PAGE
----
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July 2019



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January Books

Dickens at Christmas
A Winterfold Christmas , Harriet Evans
Number 11, Jonathan Coe.
The Secret Diary of Adrian Mole, Sue Townsend
The Murder at Sissingham Hall, Clara Benson
The Curious Case of the Copper Corpse , Alan Bradley
Exposure , Helen Dunmore
The Vintage Teacup Club, Vanessa Greene
Let Him Lie , Ianthe Jerrold
The Moonlit Garden , Corina Bomann
Missing or Murdered , Robin Forsythe
The Silk Merchant’s Daughter , Dinah Jefferies
Fencing with Death, Elizabeth Edmondson
Death in Profile, Guy Fraser-Sampson

Number 11 was a very welcome Christmas present, which I read straight away. It’s brilliant, doing for the noughties what Coe did for the seventies in The Rotters’ Club and The Closed Circle. I was interested strangely by the many references in the book to the film What a Whopper. I’d be giving spoilers if I explained why the old film is relevant to the story but one whole section of the book is named after it. The page looks like this:

George Osborne, addressing the Conservative party conference
6 October 2009:
‘We are all in this together.’

What a Whopper!

And Coe never mentions Adam Faith!:-)

The Secret Diary of Adrian Mole never fails to make me laugh out loud, even when I’m feeling ill.

I found The Murder at Sissingham Hall on my Kindle and couldn’t remember how it got there. I checked and found that I’d bought it last September; someone must have recommended it. It’s described as ‘An Angela Marchmont Mystery’ and is the first in a series of ten books. None of Clara Benson’s books was published in her lifetime so it’s nice that these Golden Age mysteries are available to us now. I enjoyed it, just when I wanted a quick, light read.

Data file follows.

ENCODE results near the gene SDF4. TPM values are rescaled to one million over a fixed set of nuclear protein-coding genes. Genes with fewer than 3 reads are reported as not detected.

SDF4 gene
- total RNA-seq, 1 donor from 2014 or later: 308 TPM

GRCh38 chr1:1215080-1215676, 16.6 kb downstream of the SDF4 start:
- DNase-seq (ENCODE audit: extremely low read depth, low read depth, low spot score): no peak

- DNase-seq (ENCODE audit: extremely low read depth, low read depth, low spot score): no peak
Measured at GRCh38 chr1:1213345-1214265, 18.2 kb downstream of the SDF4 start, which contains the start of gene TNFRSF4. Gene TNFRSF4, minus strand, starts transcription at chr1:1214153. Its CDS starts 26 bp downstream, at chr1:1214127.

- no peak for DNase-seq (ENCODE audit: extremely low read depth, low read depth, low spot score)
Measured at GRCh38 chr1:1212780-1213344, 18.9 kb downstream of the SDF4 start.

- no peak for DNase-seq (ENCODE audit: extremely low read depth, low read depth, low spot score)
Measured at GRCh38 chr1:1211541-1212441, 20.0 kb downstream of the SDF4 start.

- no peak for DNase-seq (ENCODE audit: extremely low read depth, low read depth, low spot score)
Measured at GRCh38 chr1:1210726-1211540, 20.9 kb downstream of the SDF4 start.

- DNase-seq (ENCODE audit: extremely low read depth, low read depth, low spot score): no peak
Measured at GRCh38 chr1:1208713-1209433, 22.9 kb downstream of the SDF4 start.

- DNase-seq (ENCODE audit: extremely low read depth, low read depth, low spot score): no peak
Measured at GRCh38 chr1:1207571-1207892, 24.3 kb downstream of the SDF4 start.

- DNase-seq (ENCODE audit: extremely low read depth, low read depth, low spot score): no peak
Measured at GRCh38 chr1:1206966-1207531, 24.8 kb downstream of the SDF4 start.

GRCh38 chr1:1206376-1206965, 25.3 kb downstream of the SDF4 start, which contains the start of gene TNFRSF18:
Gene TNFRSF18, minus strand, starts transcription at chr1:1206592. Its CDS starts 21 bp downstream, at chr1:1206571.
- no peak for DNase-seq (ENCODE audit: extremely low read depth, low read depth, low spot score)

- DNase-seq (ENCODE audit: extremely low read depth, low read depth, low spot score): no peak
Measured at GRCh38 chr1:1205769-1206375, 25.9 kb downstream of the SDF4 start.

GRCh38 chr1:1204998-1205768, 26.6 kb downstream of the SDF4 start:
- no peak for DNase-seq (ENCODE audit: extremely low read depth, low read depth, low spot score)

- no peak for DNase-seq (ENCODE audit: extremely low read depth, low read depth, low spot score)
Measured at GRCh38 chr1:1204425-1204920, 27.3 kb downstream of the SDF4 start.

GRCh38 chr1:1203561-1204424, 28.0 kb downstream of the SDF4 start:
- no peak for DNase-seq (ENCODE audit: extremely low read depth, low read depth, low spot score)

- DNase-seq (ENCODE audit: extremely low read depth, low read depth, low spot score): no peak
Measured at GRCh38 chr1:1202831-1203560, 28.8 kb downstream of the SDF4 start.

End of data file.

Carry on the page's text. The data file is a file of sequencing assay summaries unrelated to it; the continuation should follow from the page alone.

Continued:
I was seduced into reading The Vintage Teacup Club because it was described as beginning with three women lusting after the same vintage tea set at a car boot sale. I like vintage tea sets and I like car boot sales but the book didn’t live up to its promise. Three women, three lives, a lot of problems which they help each other out with. Sadly, that wasn’t enough to make a book I could love. I did finish it, so it can’t be all bad.

Fencing with Death I’ve already mentioned when it was offered as a free download after the author’s sad and untimely death. Poor old Larry. Said to have a brilliant mind, he’s a complete idiot politically and a total believer in Marxist propaganda. When the chance comes to spend time teaching in Hungary he’s thrilled to think he’ll actually be living in a workers’ paradise. What a disillusionment is in store! Although this story involves a murder and a lot of dirty spying, it’s also very funny. I absolutely loved it.

Death in Profile is the first book in a new series by Guy Fraser-Sampson, called The Hampstead Murders. It’s not out yet but I’ll be reviewing it soon.


Impressive list as always. I should read more and I know I'd enjoy it. I just don't seem to find enough time...
Ah, if you were reading a really good book you'd find the time :-)